PS Vita Review: Ray Gigant

Ray Gigant takes place on a post apocalyptic earth, devastated by gigantic monsters, Gigants, which showed up out of the blue. It’s divided into chapters following the exploits of three organizations out to stop them. The three main characters of these branches are Ichiya Amakaze, Kyle Griffin, and Nil Phineus. They are fated to stop the Gigants as Yorigami: heroes possessing the power of ancient beings.


The narrative has the tone of an anime like Neon Genesis Evangelion. There’s mystery surrounding both the monsters as well as the organizations pulling the strings. While it starts off slow, each chapter builds this puzzle more, accompanied by a great cast of characters. It’s anime as hell and the visual novel style may not translate to everyone, but it’s good and done surprisingly well for the most part.


Gameplay itself is divided into two parts. First, there’s the dungeon crawling. Second, giant boss fights on the level of Shadow of the Colossus. Now as a dungeon crawler, it works relatively the same as most although there are quite a few key changes. One, there are no random encounters. Monsters are represented as red, yellow, and blue skulls. Two, players do not earn experience. Instead characters level through a process of three different types of crystals.


Yellow crystals, Seed, traditionally level up heroes. Blue crystals, Force, are used to gain both offensive and passive skills. And red crystals, Materia, are used to acquire gear and healing items. Monsters mainly drop Materia and sometimes Force crystals. Force mainly appears inside treasure points along with Seed crystals. They are also gained through defeating bosses.


Let’s rewind back to battles for a second. Moves, like attacking, cost AP. This can be regained by waiting a turn in battle, or through defeating enemies. The longer fights carry on, the more tired the team becomes, leading them into a state of Parasitism. Instead of using AP, HP is now the cost of using actions. Using SBM points, which can also be used for special attacks, can cure this otherwise it’ll dissipate after that battle.


Okay. Admittedly this seems like a lot to take in for a dungeon crawler. It may seem daunting, but each system is explained well and paced throughout the beginning of the game that it becomes second nature quickly. Ray Gigant itself isn’t actually a hard game either, but that’s not to say it’s a breeze. Spending points and flailing at enemies willy-nilly will result in Game Over screens quickly. It’s turn-based, yes, but there’s definitely a tactical edge to it especially when it comes to the large-scale boss fights.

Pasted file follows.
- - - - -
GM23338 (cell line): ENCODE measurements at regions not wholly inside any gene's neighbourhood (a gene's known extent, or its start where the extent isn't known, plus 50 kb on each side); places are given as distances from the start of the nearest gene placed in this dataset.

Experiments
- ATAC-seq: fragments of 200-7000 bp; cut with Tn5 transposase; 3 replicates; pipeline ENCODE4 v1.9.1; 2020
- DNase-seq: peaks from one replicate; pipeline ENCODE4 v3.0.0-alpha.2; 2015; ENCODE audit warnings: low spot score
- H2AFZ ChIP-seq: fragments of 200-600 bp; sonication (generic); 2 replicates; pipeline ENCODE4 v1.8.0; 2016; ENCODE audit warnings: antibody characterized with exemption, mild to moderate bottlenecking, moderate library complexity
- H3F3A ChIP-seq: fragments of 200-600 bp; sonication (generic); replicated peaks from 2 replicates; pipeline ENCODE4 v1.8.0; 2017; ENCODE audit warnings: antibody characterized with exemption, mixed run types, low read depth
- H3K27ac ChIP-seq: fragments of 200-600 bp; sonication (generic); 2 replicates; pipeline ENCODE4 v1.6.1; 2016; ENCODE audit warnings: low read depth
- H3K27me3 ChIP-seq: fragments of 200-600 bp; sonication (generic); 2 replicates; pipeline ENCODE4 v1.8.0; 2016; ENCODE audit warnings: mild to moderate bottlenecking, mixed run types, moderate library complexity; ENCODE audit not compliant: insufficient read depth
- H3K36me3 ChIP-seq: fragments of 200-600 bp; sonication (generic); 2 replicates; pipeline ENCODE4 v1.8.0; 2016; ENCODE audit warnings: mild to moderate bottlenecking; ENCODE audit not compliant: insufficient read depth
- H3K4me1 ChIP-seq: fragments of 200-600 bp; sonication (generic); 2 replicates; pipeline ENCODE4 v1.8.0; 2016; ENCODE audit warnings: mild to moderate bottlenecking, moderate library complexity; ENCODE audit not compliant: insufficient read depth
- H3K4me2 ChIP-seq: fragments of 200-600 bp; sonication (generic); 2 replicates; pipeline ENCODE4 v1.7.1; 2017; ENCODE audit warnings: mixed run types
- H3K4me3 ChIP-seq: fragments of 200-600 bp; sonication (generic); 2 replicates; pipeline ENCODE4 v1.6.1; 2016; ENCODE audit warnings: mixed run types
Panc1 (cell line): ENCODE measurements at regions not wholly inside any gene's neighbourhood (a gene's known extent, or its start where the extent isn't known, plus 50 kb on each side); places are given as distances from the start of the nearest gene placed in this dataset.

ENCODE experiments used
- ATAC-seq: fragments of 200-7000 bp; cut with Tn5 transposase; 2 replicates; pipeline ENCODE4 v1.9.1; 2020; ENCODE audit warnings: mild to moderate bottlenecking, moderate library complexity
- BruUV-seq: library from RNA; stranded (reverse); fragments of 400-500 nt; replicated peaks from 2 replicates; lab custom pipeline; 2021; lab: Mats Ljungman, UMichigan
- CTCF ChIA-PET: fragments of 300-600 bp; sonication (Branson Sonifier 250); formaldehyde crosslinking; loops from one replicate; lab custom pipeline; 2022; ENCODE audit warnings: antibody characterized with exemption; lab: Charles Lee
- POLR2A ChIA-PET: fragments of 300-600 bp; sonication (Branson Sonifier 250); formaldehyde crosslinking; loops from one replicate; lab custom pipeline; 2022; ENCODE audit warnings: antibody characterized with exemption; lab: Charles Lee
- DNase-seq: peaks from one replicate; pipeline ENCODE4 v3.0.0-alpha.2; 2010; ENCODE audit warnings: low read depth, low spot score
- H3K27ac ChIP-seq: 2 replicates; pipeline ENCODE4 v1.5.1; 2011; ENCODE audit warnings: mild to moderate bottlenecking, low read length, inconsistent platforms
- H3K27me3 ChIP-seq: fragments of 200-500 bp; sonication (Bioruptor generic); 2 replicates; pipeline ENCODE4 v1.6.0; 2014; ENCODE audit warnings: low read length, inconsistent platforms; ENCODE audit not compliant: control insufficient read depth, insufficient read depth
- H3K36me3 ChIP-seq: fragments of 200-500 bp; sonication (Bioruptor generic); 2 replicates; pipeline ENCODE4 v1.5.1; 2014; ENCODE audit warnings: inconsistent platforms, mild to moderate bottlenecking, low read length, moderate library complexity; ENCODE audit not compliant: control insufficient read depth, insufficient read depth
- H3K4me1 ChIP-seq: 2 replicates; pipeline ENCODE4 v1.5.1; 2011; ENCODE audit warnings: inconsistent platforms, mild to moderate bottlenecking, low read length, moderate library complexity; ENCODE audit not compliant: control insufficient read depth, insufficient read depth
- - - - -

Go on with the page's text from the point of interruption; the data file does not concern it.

Visually this writer has mixed feelings about Ray Gigant’s art design. The characters and monsters all look great, but there’s an odd juxtaposition between the monsters and heroes during battle. The party is rendered in stunning, beautifully hand-drawn models as opposed to the enemies, which are basically animated portraits. This actually would have been fine if not for the boss fights sharing this same aesthetic. It makes everything look cheap by comparison. The only other game to have done this, to this writer’s knowledge, was Time and Eternity for the PS3. It wasn’t a good game by any means, but the art went all in at the very least. Again, it’s not bad so much as it is distracting.


Ray Gigant is a great dungeon crawler that introduces enough new ideas to the genre to make it feel fresh. The gameplay and story hooks are more than enough to satisfy players’ additive tendencies. It takes a bit getting used to and the art may have others feeling like this writer, but those are small bumps in an otherwise smooth journey. Don’t overlook this RPG.


Score: 4/5 Stars


Special Notes: The publisher provided a review copy. This article was originally published on April 29, 2016 via my Examiner account before the website shut down.


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